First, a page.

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TODAY IS WIDELY touted as the most difficult day of the year – now national rail carrier ScotRail is teaming up with Samaritans to help save lives.
‘Brew Monday’ will see volunteers from Samaritans handing out teabags and chatting with customers at Glasgow Central, Edinburgh Waverley – and to Moray commuters at Inverness.
The aim is to raise awareness of how a simple conversation can save a life – a question can be enough to interrupt suicidal thoughts, and even start someone on the road to recovery.
It comes as the ScotRail Alliance announced that 300 of its staff have received suicide prevention training. Samaritans, working with the ScotRail Alliance, British Transport Police, and train companies all across Britain, created the ‘Small Talk Saves Lives’ campaign last year to give travellers the confidence to act if they notice someone who may be at risk of suicide on or around the rail network.
It draws on lessons learned from successful interventions made by rail staff and British Transport Police officers, including 300 ScotRail Alliance colleagues, who have received Samaritans training. It’s thanks to initiatives like this, that for each life lost on the railway, six are saved.
Anyone who spots someone in distress is asked to keep the following in mind:
- Remember that suicidal thoughts, while intense, can be temporary
- Speaking to someone who is suicidal can’t make things worse
- It’s important to act. If you’re not comfortable getting involved yourself: tell a member of staff or a police officer. If you can’t, dial 999.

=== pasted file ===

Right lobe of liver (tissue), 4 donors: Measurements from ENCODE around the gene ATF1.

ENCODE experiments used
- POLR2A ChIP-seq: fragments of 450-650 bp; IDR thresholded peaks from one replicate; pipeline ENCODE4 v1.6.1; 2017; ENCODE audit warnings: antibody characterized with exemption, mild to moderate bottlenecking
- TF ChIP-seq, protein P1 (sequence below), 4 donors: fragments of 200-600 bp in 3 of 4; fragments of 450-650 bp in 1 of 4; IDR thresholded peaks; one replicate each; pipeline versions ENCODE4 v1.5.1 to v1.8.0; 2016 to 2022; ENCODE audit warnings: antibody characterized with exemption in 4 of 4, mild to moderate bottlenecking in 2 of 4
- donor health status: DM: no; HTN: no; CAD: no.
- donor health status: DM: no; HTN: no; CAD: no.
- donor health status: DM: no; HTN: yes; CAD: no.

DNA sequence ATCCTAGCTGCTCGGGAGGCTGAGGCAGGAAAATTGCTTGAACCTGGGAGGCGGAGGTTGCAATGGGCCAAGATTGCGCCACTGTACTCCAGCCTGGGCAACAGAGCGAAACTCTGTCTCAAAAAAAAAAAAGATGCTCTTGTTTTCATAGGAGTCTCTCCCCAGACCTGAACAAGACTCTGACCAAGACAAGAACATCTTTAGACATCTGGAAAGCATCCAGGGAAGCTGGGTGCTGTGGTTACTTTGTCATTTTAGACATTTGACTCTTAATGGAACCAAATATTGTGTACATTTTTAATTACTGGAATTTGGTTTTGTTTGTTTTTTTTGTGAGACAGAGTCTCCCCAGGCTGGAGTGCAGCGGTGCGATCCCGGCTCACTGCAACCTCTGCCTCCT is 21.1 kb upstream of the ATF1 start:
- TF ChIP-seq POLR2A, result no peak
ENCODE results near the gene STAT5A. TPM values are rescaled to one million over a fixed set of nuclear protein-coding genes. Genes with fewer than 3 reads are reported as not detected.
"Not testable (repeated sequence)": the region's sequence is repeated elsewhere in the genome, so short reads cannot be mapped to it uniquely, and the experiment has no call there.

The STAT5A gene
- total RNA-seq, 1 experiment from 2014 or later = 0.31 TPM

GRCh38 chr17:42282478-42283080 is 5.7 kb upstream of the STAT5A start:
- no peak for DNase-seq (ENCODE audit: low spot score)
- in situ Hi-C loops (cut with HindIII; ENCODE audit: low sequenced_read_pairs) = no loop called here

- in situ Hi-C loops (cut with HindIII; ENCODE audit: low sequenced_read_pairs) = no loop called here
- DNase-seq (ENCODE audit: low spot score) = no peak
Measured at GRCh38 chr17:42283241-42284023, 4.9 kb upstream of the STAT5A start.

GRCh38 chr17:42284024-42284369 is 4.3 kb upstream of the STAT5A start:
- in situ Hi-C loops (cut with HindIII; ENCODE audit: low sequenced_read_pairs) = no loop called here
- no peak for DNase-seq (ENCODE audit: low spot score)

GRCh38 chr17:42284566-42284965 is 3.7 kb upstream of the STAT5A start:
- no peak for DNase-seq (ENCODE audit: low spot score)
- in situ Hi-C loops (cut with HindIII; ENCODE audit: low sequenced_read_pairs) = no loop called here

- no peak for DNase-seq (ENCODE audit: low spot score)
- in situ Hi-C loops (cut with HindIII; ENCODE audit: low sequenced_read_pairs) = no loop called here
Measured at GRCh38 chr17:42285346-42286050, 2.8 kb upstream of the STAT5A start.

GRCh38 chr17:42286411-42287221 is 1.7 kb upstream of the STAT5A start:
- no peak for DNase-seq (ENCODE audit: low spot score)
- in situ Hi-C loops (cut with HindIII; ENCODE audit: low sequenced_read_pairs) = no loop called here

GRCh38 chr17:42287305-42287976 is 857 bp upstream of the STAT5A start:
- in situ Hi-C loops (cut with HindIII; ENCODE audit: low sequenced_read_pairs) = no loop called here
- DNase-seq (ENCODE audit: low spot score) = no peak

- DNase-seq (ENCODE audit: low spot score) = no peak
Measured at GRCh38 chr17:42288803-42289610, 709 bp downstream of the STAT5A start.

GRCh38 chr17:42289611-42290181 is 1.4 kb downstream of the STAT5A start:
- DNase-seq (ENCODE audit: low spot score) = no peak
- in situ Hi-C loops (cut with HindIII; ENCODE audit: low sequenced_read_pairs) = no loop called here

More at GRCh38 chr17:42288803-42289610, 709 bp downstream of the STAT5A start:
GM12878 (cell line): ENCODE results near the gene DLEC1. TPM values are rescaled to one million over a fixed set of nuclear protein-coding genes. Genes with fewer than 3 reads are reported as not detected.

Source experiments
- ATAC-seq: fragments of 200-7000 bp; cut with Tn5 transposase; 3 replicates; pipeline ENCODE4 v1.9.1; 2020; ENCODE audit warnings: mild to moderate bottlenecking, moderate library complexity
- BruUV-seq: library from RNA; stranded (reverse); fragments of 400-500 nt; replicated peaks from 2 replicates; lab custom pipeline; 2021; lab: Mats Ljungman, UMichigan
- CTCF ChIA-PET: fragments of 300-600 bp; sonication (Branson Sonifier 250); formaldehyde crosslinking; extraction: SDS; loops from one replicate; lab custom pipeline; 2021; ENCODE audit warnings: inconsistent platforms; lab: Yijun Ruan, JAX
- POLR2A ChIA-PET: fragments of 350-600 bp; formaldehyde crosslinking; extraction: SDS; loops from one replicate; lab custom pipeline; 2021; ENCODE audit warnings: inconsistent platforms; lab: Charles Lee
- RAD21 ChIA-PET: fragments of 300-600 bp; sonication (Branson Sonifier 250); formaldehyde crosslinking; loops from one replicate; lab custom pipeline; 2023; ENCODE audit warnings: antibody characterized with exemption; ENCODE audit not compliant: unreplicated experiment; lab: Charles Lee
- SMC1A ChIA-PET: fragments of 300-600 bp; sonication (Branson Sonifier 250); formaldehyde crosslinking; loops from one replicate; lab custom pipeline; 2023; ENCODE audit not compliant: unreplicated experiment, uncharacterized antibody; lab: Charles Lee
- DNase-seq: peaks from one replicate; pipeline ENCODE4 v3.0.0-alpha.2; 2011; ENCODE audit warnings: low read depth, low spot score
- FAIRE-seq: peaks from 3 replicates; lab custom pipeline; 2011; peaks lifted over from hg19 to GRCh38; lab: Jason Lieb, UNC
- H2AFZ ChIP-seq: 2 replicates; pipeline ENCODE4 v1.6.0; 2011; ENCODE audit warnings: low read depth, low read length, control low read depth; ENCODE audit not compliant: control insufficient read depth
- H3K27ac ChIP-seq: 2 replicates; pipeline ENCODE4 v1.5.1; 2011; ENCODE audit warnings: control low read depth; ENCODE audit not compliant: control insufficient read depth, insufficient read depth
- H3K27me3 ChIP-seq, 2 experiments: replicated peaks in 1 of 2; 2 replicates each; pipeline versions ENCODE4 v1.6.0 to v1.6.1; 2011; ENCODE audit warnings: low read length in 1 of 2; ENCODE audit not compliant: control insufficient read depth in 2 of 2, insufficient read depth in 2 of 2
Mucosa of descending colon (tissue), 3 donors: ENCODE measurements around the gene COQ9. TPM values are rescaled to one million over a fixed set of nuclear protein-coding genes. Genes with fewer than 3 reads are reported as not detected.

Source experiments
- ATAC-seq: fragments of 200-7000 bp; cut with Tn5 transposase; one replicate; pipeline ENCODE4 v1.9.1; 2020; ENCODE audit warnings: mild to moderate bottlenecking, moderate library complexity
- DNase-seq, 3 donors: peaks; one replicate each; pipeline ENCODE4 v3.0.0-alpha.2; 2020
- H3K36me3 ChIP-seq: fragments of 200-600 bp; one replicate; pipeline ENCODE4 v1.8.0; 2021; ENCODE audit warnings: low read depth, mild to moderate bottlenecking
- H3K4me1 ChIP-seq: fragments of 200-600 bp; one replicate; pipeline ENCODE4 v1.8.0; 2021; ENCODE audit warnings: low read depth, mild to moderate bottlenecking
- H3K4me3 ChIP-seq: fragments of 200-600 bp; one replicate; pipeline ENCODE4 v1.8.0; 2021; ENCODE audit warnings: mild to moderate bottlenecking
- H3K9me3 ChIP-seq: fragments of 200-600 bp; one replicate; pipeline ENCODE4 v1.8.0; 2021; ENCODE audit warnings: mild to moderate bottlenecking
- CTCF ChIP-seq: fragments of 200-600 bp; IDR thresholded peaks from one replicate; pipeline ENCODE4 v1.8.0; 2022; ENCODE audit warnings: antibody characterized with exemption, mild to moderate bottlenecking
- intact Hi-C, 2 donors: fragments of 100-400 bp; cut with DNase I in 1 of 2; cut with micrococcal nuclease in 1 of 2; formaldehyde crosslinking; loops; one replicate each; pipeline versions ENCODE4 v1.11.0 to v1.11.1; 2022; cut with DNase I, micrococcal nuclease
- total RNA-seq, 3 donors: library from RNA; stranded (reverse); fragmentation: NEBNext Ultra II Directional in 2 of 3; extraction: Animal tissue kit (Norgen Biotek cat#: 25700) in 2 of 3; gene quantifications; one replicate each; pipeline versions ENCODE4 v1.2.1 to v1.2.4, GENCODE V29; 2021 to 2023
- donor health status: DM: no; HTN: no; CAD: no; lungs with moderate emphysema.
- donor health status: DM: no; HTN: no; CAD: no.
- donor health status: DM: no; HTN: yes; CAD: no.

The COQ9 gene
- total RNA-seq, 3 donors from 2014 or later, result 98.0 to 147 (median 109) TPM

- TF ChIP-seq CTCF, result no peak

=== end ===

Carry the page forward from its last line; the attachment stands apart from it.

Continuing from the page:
David Lister, ScotRail Alliance sustainability and safety assurance director, said: “Winter days are long and dark, and that can affect people in lots of different ways. We’re asking people to keep an eye out for each other on the railway, and if they see someone who looks vulnerable, ask if they’re okay or speak to a member of staff.
“It only takes a moment, and it really can make the difference between life and death. At the ScotRail Alliance we take suicide prevention very seriously, which is why we have trained 300 of our people to support those experiencing suicidal thoughts.
Samaritans’ Executive Director for Scotland, James Jopling, said: “Challenging feelings aren’t seasonal and pressures can pile up over time and become overwhelming. Samaritans’ Brew Monday gives you the chance to sit down with someone and talk to them, or listen to them over a cup of tea or coffee.
“Samaritans volunteers will be at stations across the country today, but you don’t need to be a Samaritan to reach out. Taking that time to listen just might save a life.”